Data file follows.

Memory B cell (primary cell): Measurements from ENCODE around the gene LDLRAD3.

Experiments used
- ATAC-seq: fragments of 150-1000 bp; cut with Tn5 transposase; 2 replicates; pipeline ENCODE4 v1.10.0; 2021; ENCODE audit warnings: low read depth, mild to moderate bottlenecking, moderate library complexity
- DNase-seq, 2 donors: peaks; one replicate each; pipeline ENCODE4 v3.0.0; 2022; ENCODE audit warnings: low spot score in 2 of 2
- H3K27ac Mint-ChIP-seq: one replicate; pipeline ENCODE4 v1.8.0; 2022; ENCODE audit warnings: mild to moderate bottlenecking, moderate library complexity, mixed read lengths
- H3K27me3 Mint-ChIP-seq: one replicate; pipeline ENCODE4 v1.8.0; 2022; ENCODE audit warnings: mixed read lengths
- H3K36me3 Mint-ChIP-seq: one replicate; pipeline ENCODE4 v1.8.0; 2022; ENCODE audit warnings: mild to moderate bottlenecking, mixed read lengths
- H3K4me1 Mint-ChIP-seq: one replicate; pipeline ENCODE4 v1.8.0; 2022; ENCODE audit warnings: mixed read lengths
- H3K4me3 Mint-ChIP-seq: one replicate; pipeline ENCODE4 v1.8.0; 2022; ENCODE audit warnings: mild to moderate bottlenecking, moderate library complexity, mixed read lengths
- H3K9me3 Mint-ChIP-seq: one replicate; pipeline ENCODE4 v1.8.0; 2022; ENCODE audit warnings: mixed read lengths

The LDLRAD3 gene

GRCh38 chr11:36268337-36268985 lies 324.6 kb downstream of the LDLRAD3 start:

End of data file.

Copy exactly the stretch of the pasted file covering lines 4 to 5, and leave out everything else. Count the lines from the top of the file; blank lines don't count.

- DNase-seq, 2 donors: peaks; one replicate each; pipeline ENCODE4 v3.0.0; 2022; ENCODE audit warnings: low spot score in 2 of 2
- H3K27ac Mint-ChIP-seq: one replicate; pipeline ENCODE4 v1.8.0; 2022; ENCODE audit warnings: mild to moderate bottlenecking, moderate library complexity, mixed read lengths